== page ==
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How to make the switch to a career in project management

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What do you want to do? A question we rarely get asked once we’ve left school or university. But a question we should often ask ourselves, no matter where we are in life. Changing careers and stepping into the project profession can be daunting, but we’re here to help. We spoke to different project professionals from a range of backgrounds for advice on how to get started on your journey:

1. Do your research

 One of the most important things when changing careers into project management is finding out what projects are. George Edwards, Defence Project Manager, highlights that ‘project’ often just translates to something that ‘needs doing’, with the assigned person referred to as a ‘project manager’ by default. This can unfortunately lead to misconceptions about the role. In essence, project management is a discipline relying on the careful application of methods, knowledge and skill to deliver a final product within a set time span.  

George says: “There is often a vast difference between delivering a piece of work and managing a project within an established project or programme environment. Speaking with someone of the right level of qualification and experience is crucial in gaining an insight as to whether project management is right for you!”  

Mark Wemyss-Holden, Project Manager, echoes this: “I would absolutely encourage anyone to consider such a career switch, just with the caveat that it is that – a career switch! Project management can be thrown around loosely as a catch-all job description, which can confuse any budding project manager and undervalue the profession. Treat it as a career path, view it as such and look to build specific knowledge and skills that will help make sense of the world you’re joining!”

2. Prepare yourself for the change and challenge

“Don’t underestimate the change, but don’t let that put you off. There are heaps of transferrable skills that will relate to project management, you just need to realise what those skills are and use them to your advantage, while working on any areas you’re not too confident in,” adds Wemyss-Holden.  

“There is a wealth of resources out there to help any aspiring project manager learn the ropes. First and foremost, APM, whose resources are a fundamental starting point to absorb some of the key terminology and concepts that go along with project management.”

3. Consider staying in the same sector

 Hannah Taylor-Hemingway, Director – Project Management, recommends changing to project management within a sector you already know, “that way you already know the sector, abbreviations and processes, you just have to learn the core skills to be a project manager. I was mid-30s when I made the decision to change careers, which was a leap of faith, but did so with the safety net of moving teams within the same organisation. I knew my new team well because I had worked with them previously and they knew that, whilst I had the potential to manage a project, I still needed to learn how to be a project manager. With their help, support, and encouragement I was quickly able to fill in the gaps of what I didn’t know”.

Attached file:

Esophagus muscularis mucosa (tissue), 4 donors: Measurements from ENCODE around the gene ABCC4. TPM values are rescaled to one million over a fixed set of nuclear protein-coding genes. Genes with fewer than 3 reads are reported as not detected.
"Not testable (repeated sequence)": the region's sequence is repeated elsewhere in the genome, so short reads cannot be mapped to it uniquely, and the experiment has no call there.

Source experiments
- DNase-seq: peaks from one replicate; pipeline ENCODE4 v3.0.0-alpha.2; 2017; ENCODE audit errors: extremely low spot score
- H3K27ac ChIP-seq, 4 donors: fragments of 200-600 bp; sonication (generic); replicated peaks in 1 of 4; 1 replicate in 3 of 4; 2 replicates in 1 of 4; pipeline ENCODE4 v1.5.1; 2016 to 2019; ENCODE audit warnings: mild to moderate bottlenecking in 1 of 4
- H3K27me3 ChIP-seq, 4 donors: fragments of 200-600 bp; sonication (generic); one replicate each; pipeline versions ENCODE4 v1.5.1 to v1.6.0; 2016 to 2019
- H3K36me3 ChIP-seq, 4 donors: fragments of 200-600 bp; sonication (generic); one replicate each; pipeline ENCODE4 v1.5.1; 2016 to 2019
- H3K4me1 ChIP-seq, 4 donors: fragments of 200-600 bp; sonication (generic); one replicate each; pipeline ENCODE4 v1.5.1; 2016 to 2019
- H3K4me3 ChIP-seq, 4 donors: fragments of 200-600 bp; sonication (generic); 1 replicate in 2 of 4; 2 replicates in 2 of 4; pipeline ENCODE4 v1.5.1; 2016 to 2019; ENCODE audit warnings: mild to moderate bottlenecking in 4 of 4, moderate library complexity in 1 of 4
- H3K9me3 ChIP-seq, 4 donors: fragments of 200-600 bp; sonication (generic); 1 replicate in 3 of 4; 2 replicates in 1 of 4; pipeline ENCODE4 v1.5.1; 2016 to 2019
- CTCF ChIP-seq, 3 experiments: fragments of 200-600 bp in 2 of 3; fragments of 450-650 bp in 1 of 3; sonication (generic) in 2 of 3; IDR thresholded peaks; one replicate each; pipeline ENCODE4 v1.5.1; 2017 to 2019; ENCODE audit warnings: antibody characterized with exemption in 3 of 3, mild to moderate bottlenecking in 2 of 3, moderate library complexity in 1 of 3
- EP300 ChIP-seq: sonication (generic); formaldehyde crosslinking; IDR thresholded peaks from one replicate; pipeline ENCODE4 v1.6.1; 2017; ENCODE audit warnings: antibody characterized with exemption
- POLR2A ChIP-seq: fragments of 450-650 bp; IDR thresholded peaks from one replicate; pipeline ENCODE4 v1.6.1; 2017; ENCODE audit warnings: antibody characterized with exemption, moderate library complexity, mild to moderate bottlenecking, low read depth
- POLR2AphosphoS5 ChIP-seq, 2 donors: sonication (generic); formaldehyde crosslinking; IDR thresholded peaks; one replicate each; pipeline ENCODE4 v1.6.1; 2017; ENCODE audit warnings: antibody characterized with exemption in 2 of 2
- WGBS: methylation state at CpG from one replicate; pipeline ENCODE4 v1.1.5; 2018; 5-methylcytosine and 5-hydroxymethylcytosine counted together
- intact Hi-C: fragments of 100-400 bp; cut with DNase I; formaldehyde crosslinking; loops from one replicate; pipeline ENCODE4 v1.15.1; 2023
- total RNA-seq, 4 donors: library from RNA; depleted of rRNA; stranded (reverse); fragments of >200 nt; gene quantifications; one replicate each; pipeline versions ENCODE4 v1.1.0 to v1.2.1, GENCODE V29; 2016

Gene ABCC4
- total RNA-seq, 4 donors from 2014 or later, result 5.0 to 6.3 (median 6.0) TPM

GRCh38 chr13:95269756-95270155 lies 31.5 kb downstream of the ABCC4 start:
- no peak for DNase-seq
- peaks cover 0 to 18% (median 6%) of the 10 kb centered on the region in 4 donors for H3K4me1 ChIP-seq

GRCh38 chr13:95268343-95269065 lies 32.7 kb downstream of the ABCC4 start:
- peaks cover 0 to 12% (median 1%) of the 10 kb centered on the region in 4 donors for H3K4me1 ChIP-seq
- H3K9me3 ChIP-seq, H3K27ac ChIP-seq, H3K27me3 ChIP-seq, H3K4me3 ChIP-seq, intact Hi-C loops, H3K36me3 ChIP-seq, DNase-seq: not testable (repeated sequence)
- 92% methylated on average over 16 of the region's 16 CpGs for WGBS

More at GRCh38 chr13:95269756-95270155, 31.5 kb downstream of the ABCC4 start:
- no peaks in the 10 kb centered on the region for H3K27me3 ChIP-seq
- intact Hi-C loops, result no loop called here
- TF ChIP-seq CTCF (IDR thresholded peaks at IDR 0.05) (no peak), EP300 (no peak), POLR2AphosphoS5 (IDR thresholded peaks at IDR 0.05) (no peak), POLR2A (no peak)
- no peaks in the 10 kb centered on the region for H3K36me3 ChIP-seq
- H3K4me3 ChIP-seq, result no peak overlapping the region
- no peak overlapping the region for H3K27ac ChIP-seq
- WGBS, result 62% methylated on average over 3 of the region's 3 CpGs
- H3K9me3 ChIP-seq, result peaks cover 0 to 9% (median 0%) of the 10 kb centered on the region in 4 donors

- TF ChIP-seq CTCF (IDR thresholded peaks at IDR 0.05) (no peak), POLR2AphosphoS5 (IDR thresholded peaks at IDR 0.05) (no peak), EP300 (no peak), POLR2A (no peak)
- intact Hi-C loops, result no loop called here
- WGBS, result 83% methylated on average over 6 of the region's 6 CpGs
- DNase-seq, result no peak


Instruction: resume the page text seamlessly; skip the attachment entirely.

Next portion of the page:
4. Plan your entry and route

“Starting out as a project manager is appealing, but it’s also a lot of pressure and responsibility,” reminds Edwards. Success in project management relies on knowledge as well as experience. Think about how you want to begin you journey, “as project managers, we rarely act alone and are often supported by a team; roles such as an assistant project manager, or business analyst, or those based within a project management office. These offer a great first step into the project environment because they’ll build your knowledge and experience of how projects are managed before you elect to manage one yourself.”  

5. Complete a qualification to validate your experience

Knowledge is key when it comes to managing projects with success so find one that’s suited to your needs. “APM has three key qualifications pitched at different levels. I completed the APM Project Management Qualification (PMQ) course after a few years of managing projects,” says Edwards. “It cemented my experience, providing me with a frame of reference for things I’d done, and training within aspects of project management I hadn’t yet explored. If you’re new to project management, the APM Project Fundamentals Qualification (PFQ) course is an ideal starting point to build that foundational knowledge.”

6. Just go for it!

Sometimes, you have to take a leap, says Natalie Williamson, Project Manager: “You will honestly never look back! There’s so much more to project management that you don’t even realise until you’re working in the profession. There are a variety of skillsets required and such a range of different methodologies and tools that you can adapt to each project you’re working on. It’s such a rewarding profession where you’ll continuously be learning and improving with each project you complete.”  


Read more from project professionals and how to make the change to a career in project management here 


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  1. Beata Pitula
    Beata Pitula 05 April 2023, 11:28 PM

    Clear and meaningful information.